Two companies of the 2/14th were to assemble on the lower western slopes of Kharat on the night of the 21st–22nd and advance due west across the valley, in which young wheat was growing. The advance was to begin at 4 a.m. and the intention was that, at dawn, the two companies
should attack Hill 1284 and that after that attack had succeeded one company should exploit towards 1332. The 2/31st which had a company astride the road and one on Hill 1377 would feign an attack on 1284 from the south.
The information which General Allen received of Brigadier Cox’s plan late that night made him fear that there was to be no artillery support, and he cancelled it. Later it was learnt at Allen’s headquarters that artillery support had been arranged, and at 10.15 p.m. Cox was informed that the attack might proceed, but it was then too late for the infantry to reach their positions that night and Cox postponed the operation. Later that night he was ordered to report to Allen next morning. He did so and from Allen’s headquarters at 3 p.m. the next day – the 22nd – Cox telephoned to Bertram,5 his brigade major, his final instructions for the attack. The artillery plan provided that the 2/6th Field Regiment would fire for ten minutes on 1284 and then lift to 1332 for twenty minutes, after which fire would again be concentrated on 1284.
That night the two attacking companies of the 2/14th set out through the mountain country for the distant start-line. At 3.50 a.m. the artillery opened fire and carried out its program. When daylight came, and after the night mist cleared, the men of the forward companies of the 2/31st gazed anxiously northwards over the valley towards the two heights the French had held so long. Soon after 5 a.m. their leaders reported to Colonel Porter that they could see no sign of the 2/14th. In fact the march through the fog and the rugged country had been so slow that the attacking companies had not linked at the start-line until long after the artillery fire on 1332 had ceased and the company commanders – Captains Landale6 and Russell7 – decided that it would be fatal to attack. Cox ordered that the attack should be renewed on the following day. In the meantime the cold and weary infantrymen – they still wore only the shirts and shorts that had sufficed on the warm coastal plain – assembled to the south of Hill 1377 to await a second night of marching, with an attack to follow.
Meanwhile Captain Robson, commanding the company of the 2/31st south of 1284, had sent out a fighting patrol of six sections to test the enemy’s strength on that feature and if possible to push him off. The enemy withdrew and the patrol gained the hill to within 100 yards of the blockhouse. The French, however, had craftily withheld their fire until their enemy had declared his intentions and assembled on the summit; now they opened fire from hitherto concealed posts on the front and flanks, and their artillery was brought down on the southern face of 1284 and on Hill 1199, between it and Jezzine. Finally Robson decided to withdraw along the sheltered edge of the escarpment to the south-west. The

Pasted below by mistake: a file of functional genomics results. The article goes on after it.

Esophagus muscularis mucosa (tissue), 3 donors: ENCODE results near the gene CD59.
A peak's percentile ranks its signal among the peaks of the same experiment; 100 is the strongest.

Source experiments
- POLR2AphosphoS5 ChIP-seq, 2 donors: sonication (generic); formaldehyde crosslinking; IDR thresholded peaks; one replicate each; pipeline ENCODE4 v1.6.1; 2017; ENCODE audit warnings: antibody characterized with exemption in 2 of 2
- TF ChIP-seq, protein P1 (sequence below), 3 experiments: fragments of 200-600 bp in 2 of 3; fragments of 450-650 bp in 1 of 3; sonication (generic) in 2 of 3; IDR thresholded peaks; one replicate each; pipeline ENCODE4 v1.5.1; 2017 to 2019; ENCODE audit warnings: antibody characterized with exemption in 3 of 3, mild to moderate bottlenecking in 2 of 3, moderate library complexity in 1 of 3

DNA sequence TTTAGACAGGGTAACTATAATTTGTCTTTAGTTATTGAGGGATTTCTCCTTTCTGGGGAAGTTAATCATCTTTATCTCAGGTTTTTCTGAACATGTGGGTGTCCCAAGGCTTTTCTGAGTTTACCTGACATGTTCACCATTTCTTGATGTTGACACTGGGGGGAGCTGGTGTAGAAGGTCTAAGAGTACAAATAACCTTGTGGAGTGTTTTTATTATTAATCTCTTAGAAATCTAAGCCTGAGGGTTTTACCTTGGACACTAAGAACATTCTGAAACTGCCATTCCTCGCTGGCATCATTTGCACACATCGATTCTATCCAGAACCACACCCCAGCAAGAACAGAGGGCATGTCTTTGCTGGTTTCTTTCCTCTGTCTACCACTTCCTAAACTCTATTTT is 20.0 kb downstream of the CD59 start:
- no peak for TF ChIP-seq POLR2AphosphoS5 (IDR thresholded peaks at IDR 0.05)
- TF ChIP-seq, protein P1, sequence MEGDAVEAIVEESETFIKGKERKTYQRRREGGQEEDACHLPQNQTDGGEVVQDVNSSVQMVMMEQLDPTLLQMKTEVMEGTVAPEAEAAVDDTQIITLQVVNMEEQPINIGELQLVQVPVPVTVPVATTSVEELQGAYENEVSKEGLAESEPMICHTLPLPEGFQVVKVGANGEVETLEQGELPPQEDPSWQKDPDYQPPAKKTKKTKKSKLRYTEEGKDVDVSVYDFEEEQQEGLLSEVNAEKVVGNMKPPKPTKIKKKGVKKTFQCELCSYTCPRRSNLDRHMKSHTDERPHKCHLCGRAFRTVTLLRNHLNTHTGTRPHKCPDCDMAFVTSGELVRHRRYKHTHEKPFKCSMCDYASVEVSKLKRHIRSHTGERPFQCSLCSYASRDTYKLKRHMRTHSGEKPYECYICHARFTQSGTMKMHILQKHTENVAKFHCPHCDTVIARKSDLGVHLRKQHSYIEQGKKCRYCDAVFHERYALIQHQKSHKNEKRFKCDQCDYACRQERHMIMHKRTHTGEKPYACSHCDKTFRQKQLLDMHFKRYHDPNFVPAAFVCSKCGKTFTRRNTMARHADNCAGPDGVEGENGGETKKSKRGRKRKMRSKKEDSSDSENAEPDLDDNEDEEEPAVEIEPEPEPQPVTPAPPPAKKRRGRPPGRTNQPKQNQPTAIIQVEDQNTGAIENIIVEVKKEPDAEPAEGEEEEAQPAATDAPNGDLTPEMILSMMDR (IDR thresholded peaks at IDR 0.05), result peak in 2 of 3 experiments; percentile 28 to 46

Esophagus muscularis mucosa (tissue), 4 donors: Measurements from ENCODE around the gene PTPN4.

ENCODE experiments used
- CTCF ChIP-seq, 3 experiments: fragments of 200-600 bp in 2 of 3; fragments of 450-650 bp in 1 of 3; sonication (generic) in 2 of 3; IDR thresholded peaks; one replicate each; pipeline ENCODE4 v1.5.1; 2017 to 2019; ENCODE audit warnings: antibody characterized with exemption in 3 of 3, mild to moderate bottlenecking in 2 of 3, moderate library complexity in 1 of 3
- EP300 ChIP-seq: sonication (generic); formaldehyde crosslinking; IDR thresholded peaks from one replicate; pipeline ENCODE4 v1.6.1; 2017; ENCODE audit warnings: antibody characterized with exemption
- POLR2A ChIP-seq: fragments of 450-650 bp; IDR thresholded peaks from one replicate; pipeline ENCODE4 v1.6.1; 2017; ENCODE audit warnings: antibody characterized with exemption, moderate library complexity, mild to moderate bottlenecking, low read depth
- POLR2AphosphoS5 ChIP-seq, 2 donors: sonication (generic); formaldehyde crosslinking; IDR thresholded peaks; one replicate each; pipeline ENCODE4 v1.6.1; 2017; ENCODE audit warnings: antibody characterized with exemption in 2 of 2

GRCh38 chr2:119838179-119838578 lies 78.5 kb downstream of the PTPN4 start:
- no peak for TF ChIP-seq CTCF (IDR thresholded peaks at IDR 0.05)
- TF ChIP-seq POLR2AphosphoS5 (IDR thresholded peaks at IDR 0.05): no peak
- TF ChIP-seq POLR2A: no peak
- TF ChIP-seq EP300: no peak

withdrawal was gallantly covered by Lance-Corporal Ferguson8 who fought off the enemy with his Bren mounted on a ledge 50 yards from their positions, and Private Murray Groundwater, who ran forward covered by Ferguson’s fire, silenced an enemy post with grenades, and having seized a box of grenades, used them to defend the position against the advancing Frenchmen. Robson was wounded by a mortar bomb that afternoon.
By the end of the 22nd June less than nothing had been achieved, because the French had now been enabled to conclude that the Australians were bent on attacking. On the following night at 1 a.m. the two Victorian companies, on the east, again began marching forward to their start-line; this time the infantry were to give the signal for the artillery to open fire. They reached the start-line at 3.50 a.m., ten minutes before zero hour, and at 4 o’clock Landale fired two red Very lights into the sky to inform the artillery that he was ready – and thus perhaps indicated to the French the general direction from which the attack might be expected. Instantly the guns flickered on the southern horizon, and the infantry began scrambling fast down the lower slopes of Kharat. After they had advanced a few hundred yards, the French, who also had been sending flares into the sky and seemed uncertain of the exact direction of the attack, opened fire and men fell wounded. The leading platoons of. Russell’s company and one platoon of Landale’s went on, but the men behind were held back under increasingly heavy fire from mortars and machine-guns. At dawn, however, the leading men of the forward company were at the foot of 1332, but there were only about forty of them – one platoon and part of another (Lieutenant Whittaker,9 its commander, was killed at this stage). One platoon of Landale’s company was moving up 1284 farther to the left.
Meanwhile Lieutenant Kyffin had led two of the remaining platoons forward. They reached to within 300 yards of a flanking platoon under Sergeant Ralph Thompson,10 who, though wounded, continued to command. Kyffin and others were wounded. These men, exposed to fire from well-sited posts on three sides, fought on until, about an hour after daylight, their ammunition was exhausted. Among them Privates von Bibra11 and Chris Walker12 and a stretcher-bearer of Greek descent, Private Vafiopulous,13 who was critically wounded while attending the fallen men, showed outstanding courage. At last the survivors – eleven in all and most